what would have been the surface storage at the end of the
  recession phase.
• In this case the design can be derived from the open-ended
  border design procedure.
• If the value of l is greater than the field length, L, then the
  pond extends over the entire border and the design can be
  handled according to the basin design procedure outlined
  in a following section.
• The depth of water at the end of the border, yL, will be:
            yL = l So
viii. The application efficiency, Ea, can be computed. However,
    the depth of infiltration at the end of the field and at the
    distance L-l metres from the inlet should be checked as
    assumes that all areas of the field receive at least Zreq.
• The depths of infiltrated water at the three critical points
    on the field, the head, the downstream end, and the
    location l can be determined as follows for the time when
    the pond is just formed at the lower end of the border:

          Z1 = k (td - tL-1)a + fo (td - tL-1)
            tL-1 = [(L-l) / p]1/2
• It should be noted again by way of reminder that one
  of the fundamental assumptions of the design process
  is that the root zone requirement, Zreq, will be met over
  the entire length of the field.
• If, therefore, in computing Ea, one finds ZL-1 or ZL less
  than Zreq, then either the time of cutoff should be
  extended or the value of Zreq used should be reduced.
• Likewise, if the depths applied at l and L significantly
  exceed Zreq, then the inflow should be terminated
  before the flow reaches the end of the border.
       Design of basin irrigation
Basin irrigation
• Basin irrigation is as good choice in cases
  where the natural gradient is relatively flat
  and even.
• Permanent orchards and grazing crops are
  especially well suited to basin irrigation.
• The farmer has to be prepared, however, to
  check that all the basin remain level
  throughout the season
•  First, the friction slope during the advance phase of the flow can be
  approximated by: Basin irrigation design is somewhat simpler than
  either furrow or border design.
• Tailwater is prevented from exiting the field and the slopes are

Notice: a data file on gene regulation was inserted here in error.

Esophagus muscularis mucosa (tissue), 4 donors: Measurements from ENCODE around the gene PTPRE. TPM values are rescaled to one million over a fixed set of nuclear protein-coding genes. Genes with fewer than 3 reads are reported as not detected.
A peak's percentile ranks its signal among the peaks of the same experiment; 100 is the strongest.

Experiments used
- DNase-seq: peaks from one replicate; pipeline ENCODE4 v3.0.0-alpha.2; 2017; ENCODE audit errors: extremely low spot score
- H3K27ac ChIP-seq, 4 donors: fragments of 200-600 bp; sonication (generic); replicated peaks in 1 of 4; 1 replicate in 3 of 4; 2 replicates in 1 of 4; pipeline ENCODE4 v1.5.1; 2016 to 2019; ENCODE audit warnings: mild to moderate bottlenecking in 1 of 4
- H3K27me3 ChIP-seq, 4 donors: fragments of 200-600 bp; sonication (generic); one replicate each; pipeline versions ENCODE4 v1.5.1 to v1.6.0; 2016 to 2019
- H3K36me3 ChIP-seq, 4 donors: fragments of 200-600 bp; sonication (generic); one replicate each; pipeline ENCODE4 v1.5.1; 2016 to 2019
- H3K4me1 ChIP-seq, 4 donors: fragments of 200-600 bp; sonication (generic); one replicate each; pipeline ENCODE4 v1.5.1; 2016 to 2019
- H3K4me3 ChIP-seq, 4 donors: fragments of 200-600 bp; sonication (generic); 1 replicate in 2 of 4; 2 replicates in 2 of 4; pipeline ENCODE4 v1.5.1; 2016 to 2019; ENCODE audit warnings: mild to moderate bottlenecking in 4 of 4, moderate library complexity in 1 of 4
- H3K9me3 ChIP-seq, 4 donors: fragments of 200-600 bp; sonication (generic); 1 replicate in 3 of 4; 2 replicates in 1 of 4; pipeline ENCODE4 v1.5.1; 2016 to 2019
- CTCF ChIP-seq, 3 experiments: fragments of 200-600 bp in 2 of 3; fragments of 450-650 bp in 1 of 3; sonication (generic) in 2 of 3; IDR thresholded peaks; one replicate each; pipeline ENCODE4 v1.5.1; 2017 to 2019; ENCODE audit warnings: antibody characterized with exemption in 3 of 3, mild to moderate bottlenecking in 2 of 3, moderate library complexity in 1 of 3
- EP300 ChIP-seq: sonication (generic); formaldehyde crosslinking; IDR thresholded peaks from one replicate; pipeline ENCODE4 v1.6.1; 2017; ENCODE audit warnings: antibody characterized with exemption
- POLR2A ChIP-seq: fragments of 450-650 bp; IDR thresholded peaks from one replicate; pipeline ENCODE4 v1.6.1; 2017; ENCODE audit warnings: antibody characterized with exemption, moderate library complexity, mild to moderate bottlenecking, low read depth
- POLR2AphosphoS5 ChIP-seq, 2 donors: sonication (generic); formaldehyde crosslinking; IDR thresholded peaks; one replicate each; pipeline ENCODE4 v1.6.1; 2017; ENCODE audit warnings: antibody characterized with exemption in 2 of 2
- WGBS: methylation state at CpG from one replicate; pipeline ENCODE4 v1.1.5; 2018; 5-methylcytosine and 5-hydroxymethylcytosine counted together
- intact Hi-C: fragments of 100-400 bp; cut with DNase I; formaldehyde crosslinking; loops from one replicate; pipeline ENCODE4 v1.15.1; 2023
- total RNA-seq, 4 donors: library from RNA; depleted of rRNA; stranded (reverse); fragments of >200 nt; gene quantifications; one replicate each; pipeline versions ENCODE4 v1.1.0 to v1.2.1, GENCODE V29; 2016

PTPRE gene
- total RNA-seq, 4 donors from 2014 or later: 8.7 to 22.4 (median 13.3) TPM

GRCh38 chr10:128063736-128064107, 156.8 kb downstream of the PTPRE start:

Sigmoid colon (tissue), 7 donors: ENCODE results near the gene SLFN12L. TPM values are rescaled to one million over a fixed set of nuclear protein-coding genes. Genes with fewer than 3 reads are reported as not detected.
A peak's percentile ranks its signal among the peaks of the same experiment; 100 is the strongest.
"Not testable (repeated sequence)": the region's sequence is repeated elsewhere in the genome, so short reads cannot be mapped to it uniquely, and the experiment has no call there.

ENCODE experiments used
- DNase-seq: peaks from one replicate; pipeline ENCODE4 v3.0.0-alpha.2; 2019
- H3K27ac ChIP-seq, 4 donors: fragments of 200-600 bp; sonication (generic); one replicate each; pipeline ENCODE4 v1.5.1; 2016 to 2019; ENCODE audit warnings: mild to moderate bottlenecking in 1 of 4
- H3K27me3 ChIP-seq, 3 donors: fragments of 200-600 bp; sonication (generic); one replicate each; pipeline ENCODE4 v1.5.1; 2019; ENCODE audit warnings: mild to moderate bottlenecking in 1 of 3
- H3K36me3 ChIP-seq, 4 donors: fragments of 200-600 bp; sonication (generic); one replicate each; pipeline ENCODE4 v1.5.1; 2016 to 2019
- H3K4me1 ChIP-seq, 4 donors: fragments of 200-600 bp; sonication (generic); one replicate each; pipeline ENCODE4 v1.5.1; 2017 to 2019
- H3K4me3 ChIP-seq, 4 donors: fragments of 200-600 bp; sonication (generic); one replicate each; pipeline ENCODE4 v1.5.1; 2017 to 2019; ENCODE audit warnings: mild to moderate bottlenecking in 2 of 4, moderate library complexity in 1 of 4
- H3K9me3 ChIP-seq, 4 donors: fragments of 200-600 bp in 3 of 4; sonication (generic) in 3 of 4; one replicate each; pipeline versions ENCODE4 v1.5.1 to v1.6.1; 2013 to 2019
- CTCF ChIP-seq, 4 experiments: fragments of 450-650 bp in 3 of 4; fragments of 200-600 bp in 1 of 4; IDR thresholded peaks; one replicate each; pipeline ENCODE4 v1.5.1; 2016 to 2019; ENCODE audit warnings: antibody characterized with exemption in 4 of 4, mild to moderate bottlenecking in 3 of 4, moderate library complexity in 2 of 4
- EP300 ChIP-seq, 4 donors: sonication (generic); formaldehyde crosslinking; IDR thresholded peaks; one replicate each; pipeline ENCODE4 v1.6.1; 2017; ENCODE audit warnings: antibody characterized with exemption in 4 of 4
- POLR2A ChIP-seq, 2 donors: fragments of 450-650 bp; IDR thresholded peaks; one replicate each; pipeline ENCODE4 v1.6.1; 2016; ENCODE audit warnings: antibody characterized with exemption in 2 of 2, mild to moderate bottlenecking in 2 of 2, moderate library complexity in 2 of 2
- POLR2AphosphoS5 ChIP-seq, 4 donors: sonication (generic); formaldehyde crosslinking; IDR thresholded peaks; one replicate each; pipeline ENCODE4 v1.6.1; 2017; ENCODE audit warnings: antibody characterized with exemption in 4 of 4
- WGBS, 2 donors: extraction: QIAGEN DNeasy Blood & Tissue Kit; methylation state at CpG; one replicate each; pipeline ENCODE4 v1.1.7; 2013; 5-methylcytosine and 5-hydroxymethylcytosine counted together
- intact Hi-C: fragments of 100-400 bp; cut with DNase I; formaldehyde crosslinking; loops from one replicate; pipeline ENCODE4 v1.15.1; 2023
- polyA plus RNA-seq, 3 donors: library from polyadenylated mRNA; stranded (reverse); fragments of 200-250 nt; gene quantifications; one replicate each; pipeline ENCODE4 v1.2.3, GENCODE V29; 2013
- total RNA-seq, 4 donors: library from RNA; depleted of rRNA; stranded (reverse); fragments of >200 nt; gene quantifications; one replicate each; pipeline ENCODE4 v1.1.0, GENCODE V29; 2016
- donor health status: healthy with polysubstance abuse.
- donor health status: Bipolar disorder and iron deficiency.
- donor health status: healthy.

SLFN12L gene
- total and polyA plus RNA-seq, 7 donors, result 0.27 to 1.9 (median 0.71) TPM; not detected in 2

usually very small or zero.
• Recession and depletion are accomplished at nearly the same time
  and nearly uniform over the entire basin.
• However, because slopes are small or zero, the driving force on the
  flow is solely the hydraulic slope of the water surface, and the
  uniformity of the field surface topography is critically important.

                    Sf = yo / x
• in which yo is the depth of flow at the basin inlet in m, x is the
  distance from inlet to the advancing front in m, and Sf is the friction
• Utilizing the result of in the Manning
  equation yields:

                        C ont…
• The second assumption is that immediately upon cessation
  of inflow, the water surface assumes a horizontal
  orientation and infiltrates vertically.
• In other words, the infiltrated depth at the inlet to the
  basin is equal to the infiltration during advance, plus the
  average depth of water on the soil surface at the time the
  water completes the advance phase, plus the average
  depth added to the basin following completion of advance.
• At the downstream end of the basin the application is
  assumed to equal the average depth on the surface at the
  time advance is completed plus the average depth added
  from this time until the time of cutoff.
• The third assumption is that the depth to be
  applied at the downstream end of the basin is
  equal to Zreq.
• Under these three basic assumptions, the
  time of cutoff for basin irrigation systems is
  (assume yo is evaluated with x equal to L):
• The time of cutoff must be greater than or
  equal to the advance time.
• Basin design is much simpler than that for
  furrows or borders.
• Because there is no tail water problem, the
  maximum unit inflow also maximizes
  application efficiency.
As a guide to basin design, the following steps
  are outlined:
• i. Input data common to both furrows and
  borders must first be collected. Field slope will
  not be necessary because basins are usually
  'dead level'.
• ii. The required intake opportunity time, rreq,
  can be found as demonstrated in the previous
iii. The maximum unit flow should be calculated along
    with the associated depth near the basin inlet. The
    maximum depth can be approximated:

• and then perhaps increased 10-20 percent to allow
  some room for post-advance basin filling.
• If the computed value of ymax is greater than the
  height of the basic perimeter dykes, then Qmax needs to
  be reduced accordingly.
• As a general guideline, it is suggested that
  Qmax be based on the flow velocity in the basin
  when the advance phase is one-ninth

• Usually the design of basins will involve flows
  much smaller than indicated .
iv. Select several field layouts that would appear to yield a well organized field system
     and for each determine the length and width of the basins. Then compute the unit
     flow, Qo for each configuration as:

                   Qo = QT / Wb

•   where Wb is the basin width in m. As noted above, the maximum efficiency will
    generally occur when Qo is near Qmax so the configurations selected at this phase
    of the design should yield inflows accordingly.

v. Compute the advance times, tL, for each field layout as discussed .the cutoff time,
    tco, from (if tco < tL, set tco = tL), and the application efficiency .

•   The layout that achieves the highest efficiency while maintaining a convenient
    configuration for the irrigator/farmer should be selected.
Thank u